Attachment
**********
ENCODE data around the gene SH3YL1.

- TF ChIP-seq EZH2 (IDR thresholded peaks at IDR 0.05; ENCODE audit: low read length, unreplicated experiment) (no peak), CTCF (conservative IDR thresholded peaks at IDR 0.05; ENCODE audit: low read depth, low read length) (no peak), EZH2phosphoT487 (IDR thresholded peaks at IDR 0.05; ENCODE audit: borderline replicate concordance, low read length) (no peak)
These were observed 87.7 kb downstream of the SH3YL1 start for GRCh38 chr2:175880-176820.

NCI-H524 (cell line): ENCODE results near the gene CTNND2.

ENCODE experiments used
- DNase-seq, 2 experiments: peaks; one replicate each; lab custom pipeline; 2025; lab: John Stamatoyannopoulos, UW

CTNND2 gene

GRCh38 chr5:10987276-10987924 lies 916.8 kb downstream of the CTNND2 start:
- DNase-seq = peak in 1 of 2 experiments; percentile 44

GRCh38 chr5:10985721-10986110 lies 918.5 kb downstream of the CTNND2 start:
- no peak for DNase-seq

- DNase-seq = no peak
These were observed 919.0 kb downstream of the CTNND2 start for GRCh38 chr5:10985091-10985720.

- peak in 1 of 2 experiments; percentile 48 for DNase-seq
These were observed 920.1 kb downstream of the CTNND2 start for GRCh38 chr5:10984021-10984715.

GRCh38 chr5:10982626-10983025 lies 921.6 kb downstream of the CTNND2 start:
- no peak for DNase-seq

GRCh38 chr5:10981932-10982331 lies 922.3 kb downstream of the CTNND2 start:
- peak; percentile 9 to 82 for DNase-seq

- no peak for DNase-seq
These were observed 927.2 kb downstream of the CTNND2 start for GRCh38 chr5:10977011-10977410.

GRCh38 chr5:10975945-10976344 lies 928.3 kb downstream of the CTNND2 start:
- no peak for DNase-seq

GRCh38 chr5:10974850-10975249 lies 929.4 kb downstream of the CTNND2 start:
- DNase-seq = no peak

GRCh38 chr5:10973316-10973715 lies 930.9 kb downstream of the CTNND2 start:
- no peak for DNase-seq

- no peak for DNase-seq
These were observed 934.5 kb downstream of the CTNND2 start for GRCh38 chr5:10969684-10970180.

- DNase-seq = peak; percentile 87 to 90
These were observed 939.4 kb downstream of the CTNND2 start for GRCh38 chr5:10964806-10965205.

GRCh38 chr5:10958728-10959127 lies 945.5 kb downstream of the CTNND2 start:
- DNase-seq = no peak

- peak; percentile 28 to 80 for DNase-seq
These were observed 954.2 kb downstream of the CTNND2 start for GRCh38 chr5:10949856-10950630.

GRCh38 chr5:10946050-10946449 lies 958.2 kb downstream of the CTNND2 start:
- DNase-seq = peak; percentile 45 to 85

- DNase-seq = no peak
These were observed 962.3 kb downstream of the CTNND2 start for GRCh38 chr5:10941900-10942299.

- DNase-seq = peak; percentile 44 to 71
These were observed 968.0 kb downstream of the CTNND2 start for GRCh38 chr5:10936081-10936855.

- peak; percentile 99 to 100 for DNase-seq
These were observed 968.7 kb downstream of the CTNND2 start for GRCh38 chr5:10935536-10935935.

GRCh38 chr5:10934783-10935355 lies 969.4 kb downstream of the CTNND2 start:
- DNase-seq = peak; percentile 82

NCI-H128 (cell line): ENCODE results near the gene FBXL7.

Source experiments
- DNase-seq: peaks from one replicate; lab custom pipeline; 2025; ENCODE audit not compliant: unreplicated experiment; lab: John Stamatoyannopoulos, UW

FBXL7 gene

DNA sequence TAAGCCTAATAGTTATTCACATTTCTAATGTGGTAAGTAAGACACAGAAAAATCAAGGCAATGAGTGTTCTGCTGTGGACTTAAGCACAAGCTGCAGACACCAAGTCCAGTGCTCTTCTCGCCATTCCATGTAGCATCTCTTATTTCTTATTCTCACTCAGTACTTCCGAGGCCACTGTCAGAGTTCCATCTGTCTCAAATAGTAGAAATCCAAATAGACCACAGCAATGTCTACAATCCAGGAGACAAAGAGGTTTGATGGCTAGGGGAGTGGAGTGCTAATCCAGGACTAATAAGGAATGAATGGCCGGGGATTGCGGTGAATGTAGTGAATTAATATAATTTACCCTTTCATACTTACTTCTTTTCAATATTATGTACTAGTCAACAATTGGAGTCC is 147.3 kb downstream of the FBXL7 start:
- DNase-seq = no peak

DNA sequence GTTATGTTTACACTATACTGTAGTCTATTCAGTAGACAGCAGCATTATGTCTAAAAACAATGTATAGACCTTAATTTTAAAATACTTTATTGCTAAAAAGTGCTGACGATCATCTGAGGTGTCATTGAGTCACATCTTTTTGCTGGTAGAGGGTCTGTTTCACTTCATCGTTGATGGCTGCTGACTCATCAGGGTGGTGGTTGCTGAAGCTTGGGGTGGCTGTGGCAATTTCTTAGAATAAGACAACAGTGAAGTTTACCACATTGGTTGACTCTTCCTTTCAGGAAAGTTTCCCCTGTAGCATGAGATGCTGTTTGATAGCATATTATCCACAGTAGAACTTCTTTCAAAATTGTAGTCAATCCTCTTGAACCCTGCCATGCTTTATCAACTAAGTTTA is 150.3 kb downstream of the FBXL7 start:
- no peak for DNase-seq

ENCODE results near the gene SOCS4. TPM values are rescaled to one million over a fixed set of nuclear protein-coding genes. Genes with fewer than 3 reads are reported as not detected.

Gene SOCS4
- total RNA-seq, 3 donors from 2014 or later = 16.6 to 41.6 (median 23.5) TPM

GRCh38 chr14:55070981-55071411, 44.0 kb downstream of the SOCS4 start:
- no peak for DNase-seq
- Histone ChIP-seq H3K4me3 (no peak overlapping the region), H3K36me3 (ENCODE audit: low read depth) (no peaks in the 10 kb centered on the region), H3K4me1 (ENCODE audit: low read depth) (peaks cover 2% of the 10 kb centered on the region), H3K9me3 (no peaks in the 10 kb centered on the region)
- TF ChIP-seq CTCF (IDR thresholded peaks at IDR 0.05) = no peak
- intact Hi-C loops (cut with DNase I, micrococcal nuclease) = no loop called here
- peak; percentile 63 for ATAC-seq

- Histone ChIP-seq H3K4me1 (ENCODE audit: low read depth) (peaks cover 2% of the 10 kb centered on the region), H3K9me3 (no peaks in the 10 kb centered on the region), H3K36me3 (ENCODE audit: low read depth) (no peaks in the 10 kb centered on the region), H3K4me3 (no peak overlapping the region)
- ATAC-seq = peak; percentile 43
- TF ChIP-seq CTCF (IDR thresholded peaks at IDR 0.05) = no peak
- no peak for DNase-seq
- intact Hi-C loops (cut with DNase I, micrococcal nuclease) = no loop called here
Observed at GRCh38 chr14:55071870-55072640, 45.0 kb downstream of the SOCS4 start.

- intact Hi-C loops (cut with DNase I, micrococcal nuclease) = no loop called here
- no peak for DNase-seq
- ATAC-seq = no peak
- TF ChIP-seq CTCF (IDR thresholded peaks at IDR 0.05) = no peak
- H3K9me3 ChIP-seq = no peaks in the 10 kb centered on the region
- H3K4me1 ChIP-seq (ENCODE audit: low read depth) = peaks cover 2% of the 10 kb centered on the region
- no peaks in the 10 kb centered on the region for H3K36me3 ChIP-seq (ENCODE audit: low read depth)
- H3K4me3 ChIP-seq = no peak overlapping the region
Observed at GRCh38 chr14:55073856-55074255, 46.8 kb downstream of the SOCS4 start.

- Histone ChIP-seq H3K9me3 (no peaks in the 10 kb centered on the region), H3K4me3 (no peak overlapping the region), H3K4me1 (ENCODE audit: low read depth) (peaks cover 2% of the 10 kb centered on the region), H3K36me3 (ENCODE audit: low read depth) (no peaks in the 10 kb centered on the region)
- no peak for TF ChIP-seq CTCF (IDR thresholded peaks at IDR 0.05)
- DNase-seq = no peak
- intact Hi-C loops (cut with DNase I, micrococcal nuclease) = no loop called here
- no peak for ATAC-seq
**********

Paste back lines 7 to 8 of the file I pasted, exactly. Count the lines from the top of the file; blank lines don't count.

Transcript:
CTNND2 gene

GRCh38 chr5:10987276-10987924 lies 916.8 kb downstream of the CTNND2 start: